The one flaw of the episode is that it invents an inane conflict between the two ships to create some suspense, and it requires the Klingon captain Kargan to behave incredibly stupidly. The Klingons discover the hull-eating organism that threatens to destroy their ship, and although there’s some understandable confusion as to why the Enterprise was focusing scans on that exact area of their ship (thanks, Mendon), Kargan is instantly and rabidly deadset on destroying the Enterprise. Level-headed Riker suggests just talking to them, but this guy is like “Nah, let’s get everyone killed and start another war between our two peoples.” It’s just thunderingly idiotic of his character and does put a sour spin on the episode. Part of the story’s aim is to show that the Klingons are multi-faceted people that are different but equal to humans, and Kargan’s inexplicable decision to immediately destroy the Enterprise kind of trashes that.
Fortunately for all involved, Riker tricks Kargan into beaming aboard the Enterprise, and he takes command of the Klingon ship without violating his oath of honor to either vessel. The episode does such a good job of building a story with nuance and maturity, so it would have been nice to not have had such a contrived conflict to hang it on. Still, there’s a nice payoff when Kargan returns to the bridge of his ship. He’s surprised and confused when Riker simply gives command back to him, which must be humiliating. Riker challenges him with a growl, and Kargan promptly smacks his ass to the ground and kicks him off the ship. He’s essentially allowing Kargan to save a little face and return him some of his dignity. Klag appreciates it and shares a nice moment with Riker before he hauls his ass off to the transporter room. I could’ve watched a whole episode of just these two dudes dude-ing it up.
Though the Klingons had been around since The Original Series, The Next Generation is where they really came into their own as a legitimate people and culture. Subsequent Trek series would flesh them out further, but TNG was responsible for the targ’s share of their foundation, and this episode is really the first link in that chain. They’ve become the franchise’s most popular alien race not just because of their visibility, but because they embody one of Trek‘s central themes – that of war giving way to peace, prejudice turning to understanding, and of enemies becoming friends.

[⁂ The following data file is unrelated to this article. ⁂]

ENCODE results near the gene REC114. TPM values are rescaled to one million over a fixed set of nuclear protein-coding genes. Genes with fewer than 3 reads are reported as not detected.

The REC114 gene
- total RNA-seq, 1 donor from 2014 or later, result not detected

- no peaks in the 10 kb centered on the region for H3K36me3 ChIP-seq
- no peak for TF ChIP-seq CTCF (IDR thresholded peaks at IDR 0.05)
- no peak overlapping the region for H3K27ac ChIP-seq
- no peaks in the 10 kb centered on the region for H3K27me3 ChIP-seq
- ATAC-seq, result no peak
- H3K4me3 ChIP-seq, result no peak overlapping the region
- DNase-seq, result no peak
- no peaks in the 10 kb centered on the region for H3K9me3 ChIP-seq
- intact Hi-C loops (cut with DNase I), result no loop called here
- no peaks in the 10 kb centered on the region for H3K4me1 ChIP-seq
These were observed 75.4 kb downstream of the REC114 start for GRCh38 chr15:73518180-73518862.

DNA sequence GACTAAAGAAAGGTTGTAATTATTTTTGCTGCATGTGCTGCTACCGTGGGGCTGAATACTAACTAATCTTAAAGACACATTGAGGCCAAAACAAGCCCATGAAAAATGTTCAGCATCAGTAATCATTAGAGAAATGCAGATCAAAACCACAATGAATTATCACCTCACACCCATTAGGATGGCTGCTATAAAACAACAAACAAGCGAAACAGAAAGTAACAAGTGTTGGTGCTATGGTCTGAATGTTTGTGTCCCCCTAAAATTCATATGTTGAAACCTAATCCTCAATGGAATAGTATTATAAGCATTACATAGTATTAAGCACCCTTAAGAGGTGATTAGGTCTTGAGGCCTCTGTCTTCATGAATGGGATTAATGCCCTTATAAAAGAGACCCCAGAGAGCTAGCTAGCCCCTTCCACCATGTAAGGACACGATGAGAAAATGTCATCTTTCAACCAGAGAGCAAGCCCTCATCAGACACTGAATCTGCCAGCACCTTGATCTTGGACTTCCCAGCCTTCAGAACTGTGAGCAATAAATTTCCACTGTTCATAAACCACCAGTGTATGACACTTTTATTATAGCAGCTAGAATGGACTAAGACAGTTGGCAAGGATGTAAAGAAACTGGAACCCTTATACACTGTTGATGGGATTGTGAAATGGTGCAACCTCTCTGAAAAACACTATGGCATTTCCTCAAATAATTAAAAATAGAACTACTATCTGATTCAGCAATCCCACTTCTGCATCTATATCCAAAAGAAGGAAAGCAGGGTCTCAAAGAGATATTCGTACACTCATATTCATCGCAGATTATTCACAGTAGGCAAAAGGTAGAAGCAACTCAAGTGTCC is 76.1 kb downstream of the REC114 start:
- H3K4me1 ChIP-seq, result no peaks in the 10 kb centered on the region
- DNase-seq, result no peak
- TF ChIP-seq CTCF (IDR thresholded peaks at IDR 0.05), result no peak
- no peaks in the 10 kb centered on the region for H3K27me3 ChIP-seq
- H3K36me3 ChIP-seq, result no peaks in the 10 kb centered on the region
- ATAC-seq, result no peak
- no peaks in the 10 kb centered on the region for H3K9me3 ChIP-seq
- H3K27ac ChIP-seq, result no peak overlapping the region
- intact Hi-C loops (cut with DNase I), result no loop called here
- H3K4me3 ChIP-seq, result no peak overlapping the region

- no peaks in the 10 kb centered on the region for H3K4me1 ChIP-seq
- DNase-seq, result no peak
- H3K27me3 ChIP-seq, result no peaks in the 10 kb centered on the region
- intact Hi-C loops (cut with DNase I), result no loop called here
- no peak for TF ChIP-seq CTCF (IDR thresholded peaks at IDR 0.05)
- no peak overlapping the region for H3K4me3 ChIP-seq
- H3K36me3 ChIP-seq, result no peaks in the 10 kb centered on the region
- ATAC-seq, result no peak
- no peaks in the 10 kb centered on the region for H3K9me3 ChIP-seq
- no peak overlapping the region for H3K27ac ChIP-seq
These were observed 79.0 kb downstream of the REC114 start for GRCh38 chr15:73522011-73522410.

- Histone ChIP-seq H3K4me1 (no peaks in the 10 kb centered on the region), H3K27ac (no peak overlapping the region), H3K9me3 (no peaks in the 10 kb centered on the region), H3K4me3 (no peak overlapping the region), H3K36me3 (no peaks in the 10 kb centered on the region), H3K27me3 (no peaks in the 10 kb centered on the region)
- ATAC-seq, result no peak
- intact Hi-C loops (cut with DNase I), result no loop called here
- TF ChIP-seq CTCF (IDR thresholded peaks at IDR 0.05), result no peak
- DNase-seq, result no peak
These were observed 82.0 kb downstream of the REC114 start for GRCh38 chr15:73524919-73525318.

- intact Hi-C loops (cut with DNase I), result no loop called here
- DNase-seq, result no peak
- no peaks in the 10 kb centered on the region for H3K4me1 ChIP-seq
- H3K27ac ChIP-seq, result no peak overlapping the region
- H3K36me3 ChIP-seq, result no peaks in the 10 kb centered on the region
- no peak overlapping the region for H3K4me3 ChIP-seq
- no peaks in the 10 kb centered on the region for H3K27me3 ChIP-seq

- Mendon is a Starfleet officer, so his ignorance of normal Starfleet protocols doesn’t make sense. He doesn’t really seem to understand the chain of command, even. Presumably this guy went to Starfleet Academy (on Earth), so humans and their ways should maybe not be so strange to him, either. If they had just made him not in Starfleet, that would have solved the inconsistency.
- Subtitles! This is the only TNG episode to do that. Overall, very rarely seen on any of the other series, as well. I kind of hate the fact that every Klingon seems to be fluent in English, and no human ever knows Klingonese. It’s like they’re American, and Starfleet really needs to be better than America.
- The phaser range is cool. Nicely minimal set design.
- Brian Thompson would show up several more times on Deep Space Nine, Enterprise, and Star Trek Generations. All villainous roles, of course.